[Smt-talk] Subdominant versus Predominant

Ildar Khannanov solfeggio7 at yahoo.com
Fri Feb 24 20:11:52 PST 2012

Dear Thomas and the List,
yes, Pre-dominant is a sort of syntagmatic concept. Then, it does not make any sense to leave two other terms in a sequence unchanged. So, Subdominant is Predominant, Dominant is Pretonic, and Tonic is Presubdominant. This completes an ideal mathematical model for a "sequence of harmonies." Its weak aspect is that it will circulate endlessly. There is circulatio in adiecto, or circular definition, or, more precisely, le cercle vicieux. Since I cannot stop spinning of this carousel, I have a question to Schenker: How to stop it? What is so special about Tonic that it, after all, has the capacity to stop such spinning? And, if he still decided to retain another old term, Dominant, What is so special about the dominant that is actually resolves into Tonic? And even after one agreed to retain Tonic and Dominant, the syntax cannot happen with just two polarities, of the type yes-no-yes-no. The Subdominant is a prerequisite for syntax. This may lead to
 a conclusion that tonal-functional syntax (musikalisches Syntaxis, according to Riemann), needs "abstract paradigmatic system" in order to function properly.
I understand why Schenker downgraded Subdominant. He had a strange idea that a harmonic progression is built upon unfolding of a triad. In some sense, all tonal music has a Tonic triad in the background, but harmonic progression as such is not just an embellishment on repeated three notes. Harmonic progression is interaction (dialogic, dialectic, and even, tragic) of at least three functions. Schenker did not understand that. He interpreted structural bass line as 1-3-5, thus endowing scale step 3 with structural status at the expense of scale step 4. It is very rare that scale step 3 plays any role at all  (most commonly either as a bass in I6 or as the root of mediant triad). Examples from Chopin, who, indeed, liked the motion from tonic to the mediant, are not appropriate. His intention was not to unfold a triad, but to leave triads and all other trivial aspects of our daily life and to fly into the transcendence. Other than Chopin, all
 great composers enjoyed structural bass lines with 1-4-5-1. Beethoven's slow movement of Appassionata comes to mind, and miriads of other examples. 
So, if one still wishes to improve, correct, reform and revise the theory of tonal syntax, it is important to go all the way and start using circular definitions.
Ildar Khannanov
Peabody Conservatory
solfeggio7 at yahoo.com

 From: Thomas Noll <noll at cs.tu-berlin.de>
To: "Ninov, Dimitar N" <dn16 at txstate.edu> 
Cc: "smt-talk at lists.societymusictheory.org" <smt-talk at lists.societymusictheory.org>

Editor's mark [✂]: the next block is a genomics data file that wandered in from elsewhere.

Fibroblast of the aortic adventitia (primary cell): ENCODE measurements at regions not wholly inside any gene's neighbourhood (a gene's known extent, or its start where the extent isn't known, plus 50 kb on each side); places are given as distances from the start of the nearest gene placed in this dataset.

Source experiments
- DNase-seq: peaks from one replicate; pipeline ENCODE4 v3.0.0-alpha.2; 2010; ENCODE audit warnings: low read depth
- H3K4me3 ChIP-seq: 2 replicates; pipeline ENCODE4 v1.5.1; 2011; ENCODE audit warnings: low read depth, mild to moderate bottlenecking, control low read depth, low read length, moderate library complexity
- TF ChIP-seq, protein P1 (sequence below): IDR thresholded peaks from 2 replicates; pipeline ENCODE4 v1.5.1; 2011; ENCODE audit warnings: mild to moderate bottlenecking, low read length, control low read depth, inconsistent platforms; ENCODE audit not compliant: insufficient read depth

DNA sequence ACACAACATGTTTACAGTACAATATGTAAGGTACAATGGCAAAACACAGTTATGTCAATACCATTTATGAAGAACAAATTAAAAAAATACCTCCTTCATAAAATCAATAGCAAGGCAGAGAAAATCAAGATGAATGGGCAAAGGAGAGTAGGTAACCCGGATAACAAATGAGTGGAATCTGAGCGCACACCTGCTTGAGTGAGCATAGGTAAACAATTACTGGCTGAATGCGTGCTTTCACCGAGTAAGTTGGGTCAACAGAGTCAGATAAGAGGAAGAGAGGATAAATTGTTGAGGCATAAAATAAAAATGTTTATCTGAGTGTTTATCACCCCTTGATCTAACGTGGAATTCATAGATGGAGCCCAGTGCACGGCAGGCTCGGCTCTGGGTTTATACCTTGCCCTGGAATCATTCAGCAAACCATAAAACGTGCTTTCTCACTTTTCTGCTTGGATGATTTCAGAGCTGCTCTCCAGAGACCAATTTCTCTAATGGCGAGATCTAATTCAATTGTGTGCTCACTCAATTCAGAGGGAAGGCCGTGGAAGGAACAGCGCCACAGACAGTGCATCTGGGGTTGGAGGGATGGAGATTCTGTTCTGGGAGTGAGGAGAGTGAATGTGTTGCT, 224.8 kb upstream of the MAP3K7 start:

Sent: Friday, February 24, 2012 2:22 PM
Subject: Re: [Smt-talk] Subdominant versus Predominant

Dear Colleagues,
Pre-dominant is an (implicit) syntagmatic concept, dealing with the sequential order of harmonies in a harmonic progression.
Subdominant is a paradigmatic concept, dealing with the relative position of a harmonic function within an abstract system of such functions.
Thomas Noll

On 24.02.2012, at 16:55, Ninov, Dimitar N wrote:

Dear Colleagues,
>I have been thinking for a long time about the term "predominant" which has been in use mostly in Schenkerian theory or in theoretical formulations influenced by Schenker and his followers. I have come to the conclusion that this term is theoretically unjustified, and my arguments in support of this statement are explained below.
>As the planets in the solar system gravitate around the sun, so the chords in a tonal system gravitate around the tonic. The tonic is the only center of gravity in a key. Therefore, the harmonic function of any given chord is validated by its attitude towards the tonic. This attitude depends on the distance between the chord and the tonic, on the one hand, and on the structure of the chord, on the other.
>The term "subdominant" suggests that the IV chord is located a fifth below the tonal center, and that it is a "lower dominant". However, the term "predominant" contains no reference to the tonal center but to the dominant triad itself, as if a key had two centers. The attempt to validate a harmonic function with no relation to the tonal center seems theoretically unsupported to me.
>The IV and the II chords are called "predominants" because they stand "before" the dominant. But they also stand before the tonic (IV-I, II-I6; II6/5-I, etc.): how are they predominant in that case? On the other hand, I could attach the label "PD" to the tonic, the mediants, and all the different borrowed or altered chords that can precede the dominant. Would all these chords be “predominants” in such a context?
>Behind the dismissal of the term "subdominant" in a portion of contemporary American music theory stands the Schenkerian notion that a plagal relationship and a plagal cadence do not exist in music. According to this idea, any connection between IV and I, for example, will be interpreted as a "tonic prolongation". Therefore, the former subdominant function is evaluated not in the light of the tonic, but in the light of the dominant. This is how Schenkerian theory created two separate centers of evaluation of harmonic functions: the tonic, on the one hand, and the dominant, on the other. Two suns in a solar system.
>I would highly appreciate your thoughts concerning this matter.
>Best regards,
>Dr. Dimitar Ninov, Lecturer
>School of Music
>Texas State University
>601 University Drive
>San Marcos, Texas 78666
>Smt-talk mailing list
>Smt-talk at lists.societymusictheory.org

Thomas Noll
noll at cs.tu-berlin.de
Escola Superior de Musica de Catalunya, Barcelona 
Departament de Teoria i Composició 



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